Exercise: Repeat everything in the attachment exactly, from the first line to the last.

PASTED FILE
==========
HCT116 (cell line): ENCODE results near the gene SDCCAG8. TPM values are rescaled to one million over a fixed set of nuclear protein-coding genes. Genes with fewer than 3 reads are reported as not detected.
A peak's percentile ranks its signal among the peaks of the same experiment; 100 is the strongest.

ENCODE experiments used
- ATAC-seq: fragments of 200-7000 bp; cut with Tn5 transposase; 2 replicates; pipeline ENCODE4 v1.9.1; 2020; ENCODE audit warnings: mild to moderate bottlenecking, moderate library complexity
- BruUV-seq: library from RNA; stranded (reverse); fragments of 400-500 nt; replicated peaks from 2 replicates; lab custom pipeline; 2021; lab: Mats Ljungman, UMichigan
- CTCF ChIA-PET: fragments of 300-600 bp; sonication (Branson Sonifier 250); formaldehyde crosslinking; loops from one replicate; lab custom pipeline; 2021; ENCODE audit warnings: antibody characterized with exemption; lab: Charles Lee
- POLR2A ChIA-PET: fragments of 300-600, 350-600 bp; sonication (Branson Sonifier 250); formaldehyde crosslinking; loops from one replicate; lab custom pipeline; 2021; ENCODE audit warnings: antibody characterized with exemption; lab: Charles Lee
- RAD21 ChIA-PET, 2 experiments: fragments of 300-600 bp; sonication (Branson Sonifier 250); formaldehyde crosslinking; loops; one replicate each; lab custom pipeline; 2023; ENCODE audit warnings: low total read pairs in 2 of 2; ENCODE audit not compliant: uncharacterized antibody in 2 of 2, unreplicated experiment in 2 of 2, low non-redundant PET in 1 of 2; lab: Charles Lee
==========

HCT116 (cell line): ENCODE results near the gene SDCCAG8. TPM values are rescaled to one million over a fixed set of nuclear protein-coding genes. Genes with fewer than 3 reads are reported as not detected.
A peak's percentile ranks its signal among the peaks of the same experiment; 100 is the strongest.

ENCODE experiments used
- ATAC-seq: fragments of 200-7000 bp; cut with Tn5 transposase; 2 replicates; pipeline ENCODE4 v1.9.1; 2020; ENCODE audit warnings: mild to moderate bottlenecking, moderate library complexity
- BruUV-seq: library from RNA; stranded (reverse); fragments of 400-500 nt; replicated peaks from 2 replicates; lab custom pipeline; 2021; lab: Mats Ljungman, UMichigan
- CTCF ChIA-PET: fragments of 300-600 bp; sonication (Branson Sonifier 250); formaldehyde crosslinking; loops from one replicate; lab custom pipeline; 2021; ENCODE audit warnings: antibody characterized with exemption; lab: Charles Lee
- POLR2A ChIA-PET: fragments of 300-600, 350-600 bp; sonication (Branson Sonifier 250); formaldehyde crosslinking; loops from one replicate; lab custom pipeline; 2021; ENCODE audit warnings: antibody characterized with exemption; lab: Charles Lee
- RAD21 ChIA-PET, 2 experiments: fragments of 300-600 bp; sonication (Branson Sonifier 250); formaldehyde crosslinking; loops; one replicate each; lab custom pipeline; 2023; ENCODE audit warnings: low total read pairs in 2 of 2; ENCODE audit not compliant: uncharacterized antibody in 2 of 2, unreplicated experiment in 2 of 2, low non-redundant PET in 1 of 2; lab: Charles Lee